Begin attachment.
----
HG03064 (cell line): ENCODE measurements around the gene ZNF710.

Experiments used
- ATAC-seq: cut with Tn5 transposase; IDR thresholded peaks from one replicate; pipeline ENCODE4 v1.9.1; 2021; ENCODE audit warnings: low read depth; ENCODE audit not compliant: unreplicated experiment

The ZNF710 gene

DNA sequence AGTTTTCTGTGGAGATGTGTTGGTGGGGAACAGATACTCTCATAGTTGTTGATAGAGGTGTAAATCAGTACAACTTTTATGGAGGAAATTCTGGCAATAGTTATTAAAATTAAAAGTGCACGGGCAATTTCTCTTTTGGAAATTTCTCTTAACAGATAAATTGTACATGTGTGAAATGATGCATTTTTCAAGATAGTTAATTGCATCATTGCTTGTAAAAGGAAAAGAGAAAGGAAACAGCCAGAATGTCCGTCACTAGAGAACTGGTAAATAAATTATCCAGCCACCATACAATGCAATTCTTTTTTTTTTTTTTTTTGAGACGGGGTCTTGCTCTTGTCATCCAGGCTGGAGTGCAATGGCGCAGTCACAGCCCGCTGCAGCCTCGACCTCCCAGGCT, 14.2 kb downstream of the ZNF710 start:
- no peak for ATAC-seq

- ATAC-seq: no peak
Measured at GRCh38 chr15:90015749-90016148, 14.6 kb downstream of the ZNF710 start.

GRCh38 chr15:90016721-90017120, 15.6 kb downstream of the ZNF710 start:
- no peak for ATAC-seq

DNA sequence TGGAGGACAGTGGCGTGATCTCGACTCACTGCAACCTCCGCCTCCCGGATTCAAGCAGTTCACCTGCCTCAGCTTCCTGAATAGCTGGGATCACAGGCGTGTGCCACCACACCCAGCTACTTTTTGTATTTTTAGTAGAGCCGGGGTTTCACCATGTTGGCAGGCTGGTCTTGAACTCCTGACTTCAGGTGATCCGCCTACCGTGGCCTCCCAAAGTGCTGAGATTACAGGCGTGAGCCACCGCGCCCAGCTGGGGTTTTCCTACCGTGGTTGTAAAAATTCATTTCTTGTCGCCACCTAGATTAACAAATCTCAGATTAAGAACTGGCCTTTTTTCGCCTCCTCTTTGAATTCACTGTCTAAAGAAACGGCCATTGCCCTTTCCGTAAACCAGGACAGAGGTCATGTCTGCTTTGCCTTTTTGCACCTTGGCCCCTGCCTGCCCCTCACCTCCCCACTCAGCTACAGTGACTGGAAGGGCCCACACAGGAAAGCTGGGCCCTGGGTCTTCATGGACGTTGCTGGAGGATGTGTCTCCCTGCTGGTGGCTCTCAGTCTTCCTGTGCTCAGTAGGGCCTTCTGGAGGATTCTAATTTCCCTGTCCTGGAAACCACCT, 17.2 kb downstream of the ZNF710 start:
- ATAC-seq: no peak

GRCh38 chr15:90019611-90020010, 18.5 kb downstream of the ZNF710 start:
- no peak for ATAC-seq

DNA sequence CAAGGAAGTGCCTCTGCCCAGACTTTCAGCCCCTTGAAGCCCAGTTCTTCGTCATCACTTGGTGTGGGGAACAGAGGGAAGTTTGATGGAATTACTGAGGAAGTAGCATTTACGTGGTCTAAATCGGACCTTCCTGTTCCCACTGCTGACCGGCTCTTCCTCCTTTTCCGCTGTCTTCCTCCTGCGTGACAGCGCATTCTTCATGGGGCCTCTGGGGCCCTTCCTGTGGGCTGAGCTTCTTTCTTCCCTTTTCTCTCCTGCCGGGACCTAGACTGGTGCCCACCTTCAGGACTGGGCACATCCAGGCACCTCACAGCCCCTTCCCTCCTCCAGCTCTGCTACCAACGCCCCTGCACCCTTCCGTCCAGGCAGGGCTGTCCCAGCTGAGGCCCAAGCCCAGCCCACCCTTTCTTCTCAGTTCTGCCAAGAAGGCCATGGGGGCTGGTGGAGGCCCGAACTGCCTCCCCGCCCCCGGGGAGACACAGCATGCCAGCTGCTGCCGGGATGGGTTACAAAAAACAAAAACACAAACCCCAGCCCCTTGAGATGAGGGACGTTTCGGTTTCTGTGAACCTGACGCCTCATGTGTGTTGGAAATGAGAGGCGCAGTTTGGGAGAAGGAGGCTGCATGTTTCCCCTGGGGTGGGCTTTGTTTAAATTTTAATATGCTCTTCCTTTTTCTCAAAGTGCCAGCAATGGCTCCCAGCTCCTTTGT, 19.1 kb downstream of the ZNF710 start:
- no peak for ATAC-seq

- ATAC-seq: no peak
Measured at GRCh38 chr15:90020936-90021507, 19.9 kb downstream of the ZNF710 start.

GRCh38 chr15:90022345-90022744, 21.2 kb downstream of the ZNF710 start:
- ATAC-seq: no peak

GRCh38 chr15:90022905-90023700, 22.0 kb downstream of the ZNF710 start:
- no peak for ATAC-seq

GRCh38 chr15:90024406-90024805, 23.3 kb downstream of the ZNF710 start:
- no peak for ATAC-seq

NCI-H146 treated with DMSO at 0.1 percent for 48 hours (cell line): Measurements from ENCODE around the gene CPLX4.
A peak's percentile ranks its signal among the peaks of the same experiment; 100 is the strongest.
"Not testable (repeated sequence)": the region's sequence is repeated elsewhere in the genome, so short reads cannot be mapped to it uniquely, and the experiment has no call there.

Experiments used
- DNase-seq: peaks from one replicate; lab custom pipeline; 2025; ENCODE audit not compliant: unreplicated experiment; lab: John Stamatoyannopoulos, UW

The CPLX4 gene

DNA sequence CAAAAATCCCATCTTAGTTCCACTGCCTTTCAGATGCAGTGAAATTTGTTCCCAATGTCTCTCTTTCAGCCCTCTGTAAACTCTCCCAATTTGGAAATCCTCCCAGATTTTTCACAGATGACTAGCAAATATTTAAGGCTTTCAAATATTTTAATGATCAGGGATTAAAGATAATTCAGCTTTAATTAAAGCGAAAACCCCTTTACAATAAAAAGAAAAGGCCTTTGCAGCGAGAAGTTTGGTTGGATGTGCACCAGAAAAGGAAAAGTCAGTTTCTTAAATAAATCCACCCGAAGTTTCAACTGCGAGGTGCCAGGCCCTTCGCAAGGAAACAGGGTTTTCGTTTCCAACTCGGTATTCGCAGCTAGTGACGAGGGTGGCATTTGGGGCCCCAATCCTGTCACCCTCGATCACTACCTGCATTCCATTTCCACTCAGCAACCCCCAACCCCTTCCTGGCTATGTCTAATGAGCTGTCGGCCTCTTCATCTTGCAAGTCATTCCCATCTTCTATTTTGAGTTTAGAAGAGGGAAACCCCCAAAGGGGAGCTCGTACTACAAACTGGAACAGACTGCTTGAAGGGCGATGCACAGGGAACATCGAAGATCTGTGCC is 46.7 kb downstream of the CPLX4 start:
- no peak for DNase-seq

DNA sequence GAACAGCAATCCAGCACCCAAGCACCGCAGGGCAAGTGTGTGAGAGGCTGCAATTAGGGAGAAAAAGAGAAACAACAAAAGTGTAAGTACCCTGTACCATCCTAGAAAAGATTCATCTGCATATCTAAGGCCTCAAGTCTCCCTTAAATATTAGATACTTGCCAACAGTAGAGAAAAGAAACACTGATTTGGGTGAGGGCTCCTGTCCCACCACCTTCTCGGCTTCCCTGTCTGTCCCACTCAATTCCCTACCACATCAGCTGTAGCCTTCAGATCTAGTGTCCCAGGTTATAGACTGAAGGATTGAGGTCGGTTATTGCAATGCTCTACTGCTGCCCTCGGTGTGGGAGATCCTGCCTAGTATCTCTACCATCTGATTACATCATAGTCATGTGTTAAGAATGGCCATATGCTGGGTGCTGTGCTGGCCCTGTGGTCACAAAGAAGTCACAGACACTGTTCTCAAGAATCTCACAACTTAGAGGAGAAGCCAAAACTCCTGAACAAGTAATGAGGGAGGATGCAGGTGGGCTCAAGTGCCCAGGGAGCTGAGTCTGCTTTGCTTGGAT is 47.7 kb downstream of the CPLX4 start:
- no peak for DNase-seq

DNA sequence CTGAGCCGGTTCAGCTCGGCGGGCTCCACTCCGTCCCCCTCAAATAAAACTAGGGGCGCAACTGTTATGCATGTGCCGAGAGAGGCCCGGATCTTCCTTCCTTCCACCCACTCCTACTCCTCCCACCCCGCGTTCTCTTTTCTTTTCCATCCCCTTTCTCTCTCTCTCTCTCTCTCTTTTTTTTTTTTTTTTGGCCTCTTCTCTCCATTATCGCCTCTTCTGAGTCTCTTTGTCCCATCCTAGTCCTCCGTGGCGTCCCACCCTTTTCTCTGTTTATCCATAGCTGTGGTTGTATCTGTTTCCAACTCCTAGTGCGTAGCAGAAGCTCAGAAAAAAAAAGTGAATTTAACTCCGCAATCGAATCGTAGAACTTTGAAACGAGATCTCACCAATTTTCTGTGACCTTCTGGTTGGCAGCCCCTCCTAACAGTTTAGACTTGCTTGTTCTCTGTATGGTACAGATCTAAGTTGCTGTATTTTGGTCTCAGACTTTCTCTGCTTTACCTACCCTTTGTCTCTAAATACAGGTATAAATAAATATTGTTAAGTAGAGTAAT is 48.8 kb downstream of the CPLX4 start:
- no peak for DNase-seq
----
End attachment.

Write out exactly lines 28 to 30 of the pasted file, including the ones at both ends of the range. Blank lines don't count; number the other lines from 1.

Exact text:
Experiments used
- DNase-seq: peaks from one replicate; lab custom pipeline; 2025; ENCODE audit not compliant: unreplicated experiment; lab: John Stamatoyannopoulos, UW

The CPLX4 gene